Last year the Government’s income generated by the Customs Department was in excess of €447 million. However, over and above this income from duties and taxes, it was also a record year for the confiscation of contraband goods including falsely labelled products.
For revenue purposes Customs has an important role to play in the Government’s income. Statistics obtained by TVM show revenue generated by this Department exceeded €447 million, mainly Excise Duties and VAT as well as taxed imported goods. This was an increase of €20 million in revenue from the previous year, 2017.
When confiscations and seizures take place, these are followed up by legal proceedings. Seized contraband goods are eventually auctioned off ensuring the selling price includes Government tax. This was explained by David Brydon, the official responsible for Customs Department auctions.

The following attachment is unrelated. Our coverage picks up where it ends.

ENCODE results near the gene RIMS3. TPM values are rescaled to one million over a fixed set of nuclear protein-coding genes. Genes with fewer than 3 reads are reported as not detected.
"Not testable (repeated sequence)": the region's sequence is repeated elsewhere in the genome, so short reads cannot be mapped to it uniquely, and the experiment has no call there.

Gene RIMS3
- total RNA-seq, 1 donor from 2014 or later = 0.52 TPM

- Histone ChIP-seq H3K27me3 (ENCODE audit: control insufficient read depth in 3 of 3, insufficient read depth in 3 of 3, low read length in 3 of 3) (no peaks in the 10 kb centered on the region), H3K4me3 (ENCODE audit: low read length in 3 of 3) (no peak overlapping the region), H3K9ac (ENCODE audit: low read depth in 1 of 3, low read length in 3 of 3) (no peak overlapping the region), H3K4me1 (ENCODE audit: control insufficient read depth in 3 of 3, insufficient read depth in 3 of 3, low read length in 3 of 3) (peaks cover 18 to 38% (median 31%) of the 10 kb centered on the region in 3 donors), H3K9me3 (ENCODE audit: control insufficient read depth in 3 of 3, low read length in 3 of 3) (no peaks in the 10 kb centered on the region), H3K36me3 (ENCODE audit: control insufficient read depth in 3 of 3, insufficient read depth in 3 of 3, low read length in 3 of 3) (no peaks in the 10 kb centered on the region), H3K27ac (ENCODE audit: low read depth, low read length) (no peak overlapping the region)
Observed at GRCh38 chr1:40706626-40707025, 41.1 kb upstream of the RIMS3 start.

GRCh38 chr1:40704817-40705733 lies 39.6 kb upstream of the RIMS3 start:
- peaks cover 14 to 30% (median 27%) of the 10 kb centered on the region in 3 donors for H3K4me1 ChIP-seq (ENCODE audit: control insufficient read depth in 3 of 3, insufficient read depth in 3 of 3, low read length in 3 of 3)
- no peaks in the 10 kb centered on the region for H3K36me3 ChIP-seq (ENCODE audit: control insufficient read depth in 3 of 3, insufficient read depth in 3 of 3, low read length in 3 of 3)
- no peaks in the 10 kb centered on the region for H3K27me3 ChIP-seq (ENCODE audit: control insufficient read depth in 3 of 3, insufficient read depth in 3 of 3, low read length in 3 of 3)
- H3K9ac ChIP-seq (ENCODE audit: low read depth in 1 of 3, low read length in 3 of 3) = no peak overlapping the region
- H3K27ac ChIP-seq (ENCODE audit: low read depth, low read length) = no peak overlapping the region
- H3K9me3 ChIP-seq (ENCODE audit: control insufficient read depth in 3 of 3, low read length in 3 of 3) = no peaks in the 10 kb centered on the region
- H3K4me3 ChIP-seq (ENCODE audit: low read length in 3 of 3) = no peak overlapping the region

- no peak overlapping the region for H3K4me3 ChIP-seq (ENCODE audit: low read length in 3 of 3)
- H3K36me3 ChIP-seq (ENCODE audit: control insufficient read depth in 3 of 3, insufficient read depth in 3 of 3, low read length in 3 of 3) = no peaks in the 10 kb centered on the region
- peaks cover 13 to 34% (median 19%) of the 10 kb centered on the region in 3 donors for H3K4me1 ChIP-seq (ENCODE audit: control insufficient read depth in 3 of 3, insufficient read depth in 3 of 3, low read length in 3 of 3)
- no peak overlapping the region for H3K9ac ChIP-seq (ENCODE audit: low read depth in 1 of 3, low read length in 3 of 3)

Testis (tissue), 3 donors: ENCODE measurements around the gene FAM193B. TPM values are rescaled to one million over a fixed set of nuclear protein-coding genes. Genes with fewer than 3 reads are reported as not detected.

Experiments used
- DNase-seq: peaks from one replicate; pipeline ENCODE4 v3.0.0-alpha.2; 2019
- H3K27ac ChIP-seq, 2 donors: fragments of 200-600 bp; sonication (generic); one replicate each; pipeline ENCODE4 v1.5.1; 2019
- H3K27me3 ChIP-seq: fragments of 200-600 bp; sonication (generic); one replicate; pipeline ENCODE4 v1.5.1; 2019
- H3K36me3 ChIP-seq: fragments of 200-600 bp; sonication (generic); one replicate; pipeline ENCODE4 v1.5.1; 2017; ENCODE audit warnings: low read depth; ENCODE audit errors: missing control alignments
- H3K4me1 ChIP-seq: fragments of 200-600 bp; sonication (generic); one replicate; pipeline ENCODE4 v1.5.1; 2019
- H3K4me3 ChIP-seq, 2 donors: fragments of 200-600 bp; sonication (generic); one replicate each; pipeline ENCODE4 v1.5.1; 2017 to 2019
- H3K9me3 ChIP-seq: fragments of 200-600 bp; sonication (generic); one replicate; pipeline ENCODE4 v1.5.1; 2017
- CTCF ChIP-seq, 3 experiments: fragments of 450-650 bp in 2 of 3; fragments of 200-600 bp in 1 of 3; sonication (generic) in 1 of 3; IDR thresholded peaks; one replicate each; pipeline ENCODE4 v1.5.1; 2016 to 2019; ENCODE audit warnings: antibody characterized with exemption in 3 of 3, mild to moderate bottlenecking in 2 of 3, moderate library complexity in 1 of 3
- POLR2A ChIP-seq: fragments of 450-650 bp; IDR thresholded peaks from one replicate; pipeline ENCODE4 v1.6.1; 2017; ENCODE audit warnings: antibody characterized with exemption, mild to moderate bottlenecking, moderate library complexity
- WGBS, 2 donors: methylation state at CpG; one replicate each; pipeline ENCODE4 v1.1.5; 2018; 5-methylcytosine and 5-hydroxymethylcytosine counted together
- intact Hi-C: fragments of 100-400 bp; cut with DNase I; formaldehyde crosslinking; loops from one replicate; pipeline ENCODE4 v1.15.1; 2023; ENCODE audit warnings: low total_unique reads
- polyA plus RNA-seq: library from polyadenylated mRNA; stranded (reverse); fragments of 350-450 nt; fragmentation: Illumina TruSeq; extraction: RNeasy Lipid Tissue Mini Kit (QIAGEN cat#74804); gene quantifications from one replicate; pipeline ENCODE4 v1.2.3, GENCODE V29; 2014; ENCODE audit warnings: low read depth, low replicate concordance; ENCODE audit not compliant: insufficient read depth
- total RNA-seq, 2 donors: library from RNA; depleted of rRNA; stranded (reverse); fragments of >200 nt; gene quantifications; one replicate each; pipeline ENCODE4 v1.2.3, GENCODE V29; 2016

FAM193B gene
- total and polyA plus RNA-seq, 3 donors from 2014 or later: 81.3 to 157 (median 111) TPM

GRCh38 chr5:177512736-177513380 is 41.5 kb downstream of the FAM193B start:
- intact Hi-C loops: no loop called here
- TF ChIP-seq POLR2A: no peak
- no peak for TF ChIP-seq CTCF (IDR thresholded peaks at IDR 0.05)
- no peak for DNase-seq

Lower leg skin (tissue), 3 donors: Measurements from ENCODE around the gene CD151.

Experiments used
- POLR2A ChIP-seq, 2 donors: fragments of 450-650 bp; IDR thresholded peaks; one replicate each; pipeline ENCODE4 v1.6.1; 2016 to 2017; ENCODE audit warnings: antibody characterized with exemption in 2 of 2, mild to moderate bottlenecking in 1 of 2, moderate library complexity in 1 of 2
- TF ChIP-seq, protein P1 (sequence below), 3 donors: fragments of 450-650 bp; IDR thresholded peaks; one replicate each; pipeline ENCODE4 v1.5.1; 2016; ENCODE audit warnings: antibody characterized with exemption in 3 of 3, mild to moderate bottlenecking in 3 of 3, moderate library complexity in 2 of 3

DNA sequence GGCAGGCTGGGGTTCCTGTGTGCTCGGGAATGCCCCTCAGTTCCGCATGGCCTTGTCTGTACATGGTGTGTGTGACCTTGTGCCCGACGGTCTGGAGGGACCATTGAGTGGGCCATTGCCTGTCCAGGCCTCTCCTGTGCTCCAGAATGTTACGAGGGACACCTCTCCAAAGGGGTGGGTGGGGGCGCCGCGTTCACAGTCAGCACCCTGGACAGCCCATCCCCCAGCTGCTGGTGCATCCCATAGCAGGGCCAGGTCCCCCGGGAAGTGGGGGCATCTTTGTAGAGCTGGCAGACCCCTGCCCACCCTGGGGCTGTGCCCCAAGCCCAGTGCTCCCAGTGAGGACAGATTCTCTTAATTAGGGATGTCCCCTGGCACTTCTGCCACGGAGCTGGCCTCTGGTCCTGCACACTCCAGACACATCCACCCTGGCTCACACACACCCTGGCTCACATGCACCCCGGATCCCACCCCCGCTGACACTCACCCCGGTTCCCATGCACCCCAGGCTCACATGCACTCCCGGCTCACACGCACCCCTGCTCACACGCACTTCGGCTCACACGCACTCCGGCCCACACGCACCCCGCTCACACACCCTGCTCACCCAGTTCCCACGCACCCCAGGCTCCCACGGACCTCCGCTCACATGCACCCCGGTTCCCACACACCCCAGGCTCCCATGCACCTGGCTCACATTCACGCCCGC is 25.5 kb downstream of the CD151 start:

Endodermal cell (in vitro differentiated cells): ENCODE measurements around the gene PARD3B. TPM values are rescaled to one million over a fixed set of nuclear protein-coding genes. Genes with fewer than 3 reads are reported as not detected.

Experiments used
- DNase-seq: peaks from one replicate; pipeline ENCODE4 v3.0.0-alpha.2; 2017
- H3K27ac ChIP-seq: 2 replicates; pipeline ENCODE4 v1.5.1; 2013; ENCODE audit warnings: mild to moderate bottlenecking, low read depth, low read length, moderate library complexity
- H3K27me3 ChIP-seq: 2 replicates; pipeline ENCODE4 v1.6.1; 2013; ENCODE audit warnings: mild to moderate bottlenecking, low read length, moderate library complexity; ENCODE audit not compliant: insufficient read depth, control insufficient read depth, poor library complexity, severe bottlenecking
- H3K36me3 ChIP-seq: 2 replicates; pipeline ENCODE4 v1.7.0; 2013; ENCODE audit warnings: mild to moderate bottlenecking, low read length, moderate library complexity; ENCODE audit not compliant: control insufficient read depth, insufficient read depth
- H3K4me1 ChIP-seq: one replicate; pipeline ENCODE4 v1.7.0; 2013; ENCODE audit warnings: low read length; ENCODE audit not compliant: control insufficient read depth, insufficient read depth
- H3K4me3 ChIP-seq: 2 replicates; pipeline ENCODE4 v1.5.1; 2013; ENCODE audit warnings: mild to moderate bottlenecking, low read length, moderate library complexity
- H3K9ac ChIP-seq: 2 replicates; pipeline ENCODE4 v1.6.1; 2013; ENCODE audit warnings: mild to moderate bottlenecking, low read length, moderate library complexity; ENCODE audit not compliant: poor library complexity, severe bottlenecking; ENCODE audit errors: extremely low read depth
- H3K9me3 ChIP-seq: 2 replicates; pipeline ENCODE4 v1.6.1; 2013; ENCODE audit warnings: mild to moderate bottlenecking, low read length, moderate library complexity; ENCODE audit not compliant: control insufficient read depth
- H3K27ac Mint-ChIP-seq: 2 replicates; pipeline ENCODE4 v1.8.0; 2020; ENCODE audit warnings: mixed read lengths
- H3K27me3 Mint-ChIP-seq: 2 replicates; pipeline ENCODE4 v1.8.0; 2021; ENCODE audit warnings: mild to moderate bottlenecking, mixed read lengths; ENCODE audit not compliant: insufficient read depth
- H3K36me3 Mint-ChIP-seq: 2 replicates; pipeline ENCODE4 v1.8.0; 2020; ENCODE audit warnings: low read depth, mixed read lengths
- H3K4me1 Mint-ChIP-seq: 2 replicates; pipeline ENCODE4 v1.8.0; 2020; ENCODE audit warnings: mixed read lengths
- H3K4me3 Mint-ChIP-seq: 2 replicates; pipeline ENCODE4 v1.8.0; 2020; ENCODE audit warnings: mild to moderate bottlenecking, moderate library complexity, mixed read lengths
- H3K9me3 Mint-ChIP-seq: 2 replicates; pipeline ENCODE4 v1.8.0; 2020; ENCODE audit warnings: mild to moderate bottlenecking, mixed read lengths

Brydon said in recent times the goods mostly on auction are alcohol products such as wines. Obviously, these are among the goods most confiscated because these are highly taxed and therefore much targeted as contraband.
George Agius, a Manager at the Customs Department, said the Department does not auction falsely labelled goods because these are often subject to legal procedures. He said the value of such goods confiscated last year reached €44 million.
Agius said such goods are often subject to legal proceedings taken by the legal representative of the company of the authentic label with cases in the Civil Court and the result is that it is frequently ordered that such goods be destroyed.
He explained that such goods are normally not for the local market but are in transit at the Freeport en route to other countries.
George Agius said the Maltese Islands are located at the centre of the Mediterranean Sea, very near to the African continent which is a market for such falsely labelled products. He said that drugs hauls are always destroyed on Court Orders.